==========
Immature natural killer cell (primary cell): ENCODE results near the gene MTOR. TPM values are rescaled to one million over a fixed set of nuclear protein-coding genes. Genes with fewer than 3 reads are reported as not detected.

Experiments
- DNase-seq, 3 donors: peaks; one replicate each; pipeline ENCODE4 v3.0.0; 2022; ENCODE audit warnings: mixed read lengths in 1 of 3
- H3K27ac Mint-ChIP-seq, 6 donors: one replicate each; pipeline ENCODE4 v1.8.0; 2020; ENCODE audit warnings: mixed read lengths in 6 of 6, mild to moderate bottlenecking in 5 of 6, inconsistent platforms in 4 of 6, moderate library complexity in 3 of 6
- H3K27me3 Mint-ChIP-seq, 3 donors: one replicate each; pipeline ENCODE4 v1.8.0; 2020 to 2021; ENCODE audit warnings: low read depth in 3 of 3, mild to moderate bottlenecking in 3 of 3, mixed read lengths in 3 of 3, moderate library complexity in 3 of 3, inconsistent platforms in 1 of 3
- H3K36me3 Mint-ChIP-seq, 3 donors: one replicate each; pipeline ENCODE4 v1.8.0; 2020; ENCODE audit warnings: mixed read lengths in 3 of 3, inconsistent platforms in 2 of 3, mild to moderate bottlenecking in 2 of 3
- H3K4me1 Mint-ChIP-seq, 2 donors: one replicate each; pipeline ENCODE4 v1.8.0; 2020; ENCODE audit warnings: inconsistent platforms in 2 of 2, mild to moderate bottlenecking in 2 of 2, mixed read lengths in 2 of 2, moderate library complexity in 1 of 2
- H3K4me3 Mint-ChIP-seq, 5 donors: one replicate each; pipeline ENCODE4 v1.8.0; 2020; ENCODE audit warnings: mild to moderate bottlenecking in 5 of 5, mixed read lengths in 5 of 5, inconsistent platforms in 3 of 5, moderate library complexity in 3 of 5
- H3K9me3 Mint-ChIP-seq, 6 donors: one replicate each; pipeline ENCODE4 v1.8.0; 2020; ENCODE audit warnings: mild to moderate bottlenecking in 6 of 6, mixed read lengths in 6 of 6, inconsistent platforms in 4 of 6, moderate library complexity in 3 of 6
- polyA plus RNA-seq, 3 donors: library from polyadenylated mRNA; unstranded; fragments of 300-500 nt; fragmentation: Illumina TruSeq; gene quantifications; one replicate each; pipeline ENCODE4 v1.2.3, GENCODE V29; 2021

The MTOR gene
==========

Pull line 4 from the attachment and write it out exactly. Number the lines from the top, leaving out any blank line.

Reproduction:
- H3K27ac Mint-ChIP-seq, 6 donors: one replicate each; pipeline ENCODE4 v1.8.0; 2020; ENCODE audit warnings: mixed read lengths in 6 of 6, mild to moderate bottlenecking in 5 of 6, inconsistent platforms in 4 of 6, moderate library complexity in 3 of 6